Ohio has experienced multiple mass overdose cases in past few months, with six dead in a single day in August and nine people dead in 48 hours in July.
At least 10 people died of drug overdoses in a period of 26 hours in Ohio, according to medical officials. This high number within a short time frame has the Franklin County Coroner’s Office suspecting the involvement of fentanyl, the synthetic opioid that is 50 times more potent than heroin and is often mixed with other drugs to make them more powerful.
“As of about 10 a.m. this morning we have had 10 people die of overdoses in about 26 hours. This is an unusually high number for our county in this period of time,” the coroner’s office said in a statement. “At this time we know fentanyl can be mixed into cocaine and methamphetamine. These can be deadly combinations for those who are using.”
According to ABC News, Ohio has been hit particularly hard by the national opioid epidemic. They have experienced multiple mass overdose cases in past few months, with six dead in a single day in August and nine people dead in 48 hours in July.
The statement about this latest rash of overdose deaths was posted on Facebook by Franklin County Coroner Dr. Anahi Ortiz. The coroner urged those with loved ones who use illicit drugs to carry naloxone, the medication that blocks opioid receptors in the brain and reverses an overdose. She also encouraged those who use risky drugs to take advantage of fentanyl testing strips.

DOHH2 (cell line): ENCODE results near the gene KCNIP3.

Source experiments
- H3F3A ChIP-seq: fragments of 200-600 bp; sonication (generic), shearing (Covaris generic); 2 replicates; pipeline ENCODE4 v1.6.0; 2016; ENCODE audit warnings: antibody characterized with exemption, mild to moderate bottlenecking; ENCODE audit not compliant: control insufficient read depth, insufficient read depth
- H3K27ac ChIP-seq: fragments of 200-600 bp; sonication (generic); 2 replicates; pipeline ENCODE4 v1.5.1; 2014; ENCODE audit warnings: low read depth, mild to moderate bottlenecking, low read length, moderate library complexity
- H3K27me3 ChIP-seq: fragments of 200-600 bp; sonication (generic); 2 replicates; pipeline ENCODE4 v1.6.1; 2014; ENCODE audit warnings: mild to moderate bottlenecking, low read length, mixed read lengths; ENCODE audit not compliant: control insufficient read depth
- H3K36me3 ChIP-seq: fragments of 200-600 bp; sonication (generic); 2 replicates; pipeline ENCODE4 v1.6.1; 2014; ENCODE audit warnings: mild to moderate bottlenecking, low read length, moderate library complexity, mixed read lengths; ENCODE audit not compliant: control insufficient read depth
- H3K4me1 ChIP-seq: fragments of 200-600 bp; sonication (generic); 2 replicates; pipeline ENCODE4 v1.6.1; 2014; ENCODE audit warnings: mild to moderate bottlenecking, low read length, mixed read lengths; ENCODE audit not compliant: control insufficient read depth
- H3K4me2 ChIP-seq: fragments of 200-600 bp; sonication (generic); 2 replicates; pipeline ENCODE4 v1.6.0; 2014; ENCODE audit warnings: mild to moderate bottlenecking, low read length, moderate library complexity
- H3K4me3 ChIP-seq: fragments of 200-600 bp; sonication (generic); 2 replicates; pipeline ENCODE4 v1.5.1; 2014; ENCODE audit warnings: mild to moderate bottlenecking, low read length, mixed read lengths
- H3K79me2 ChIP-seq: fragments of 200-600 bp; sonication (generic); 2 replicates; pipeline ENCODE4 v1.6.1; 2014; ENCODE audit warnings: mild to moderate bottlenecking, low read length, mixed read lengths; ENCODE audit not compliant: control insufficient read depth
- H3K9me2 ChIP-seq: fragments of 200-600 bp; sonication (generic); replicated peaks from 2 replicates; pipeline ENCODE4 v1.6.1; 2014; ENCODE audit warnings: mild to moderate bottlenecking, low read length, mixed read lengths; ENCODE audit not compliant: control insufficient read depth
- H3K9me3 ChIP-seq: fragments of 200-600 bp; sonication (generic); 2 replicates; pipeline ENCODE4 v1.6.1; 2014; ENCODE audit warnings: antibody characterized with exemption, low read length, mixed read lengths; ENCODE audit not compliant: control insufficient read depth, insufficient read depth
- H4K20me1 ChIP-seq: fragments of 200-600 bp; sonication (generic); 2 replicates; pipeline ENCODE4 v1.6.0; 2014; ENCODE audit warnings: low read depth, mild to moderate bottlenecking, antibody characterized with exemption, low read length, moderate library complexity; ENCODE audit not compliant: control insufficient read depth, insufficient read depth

Fentanyl-Related Overdose Deaths Rise
Batches of drugs tainted with fentanyl are considered to be largely responsible for the alarming increases in overdose deaths in recent years. Thankfully, many areas are seeing these numbers level off from 2017 to 2018, likely due to widespread efforts to make naloxone available to the public and educate people on how to administer the lifesaving drug.
Funding for these efforts has also increased substantially in the past couple of years.
Earlier this month, the Trump administration announced that it will be allocating a new wave of funding to fight the opioid crisis, with senior officials saying that the Department of Health and Human Services (HHS) will be getting an extra $1.8 billion for that purpose.
First Drop In Overdose Deaths Announced
“Our country is seeing the first drop in overdose deaths in more than two decades, more Americans are getting treatment for addiction, and lives are being saved,” said HHS Secretary Alex Azar. “At the same time, we are still far from declaring victory. We will continue executing on the Department’s 5-Point strategy for combating the opioid crisis, and laying the foundation for a healthcare system where every American can access the mental healthcare they need.”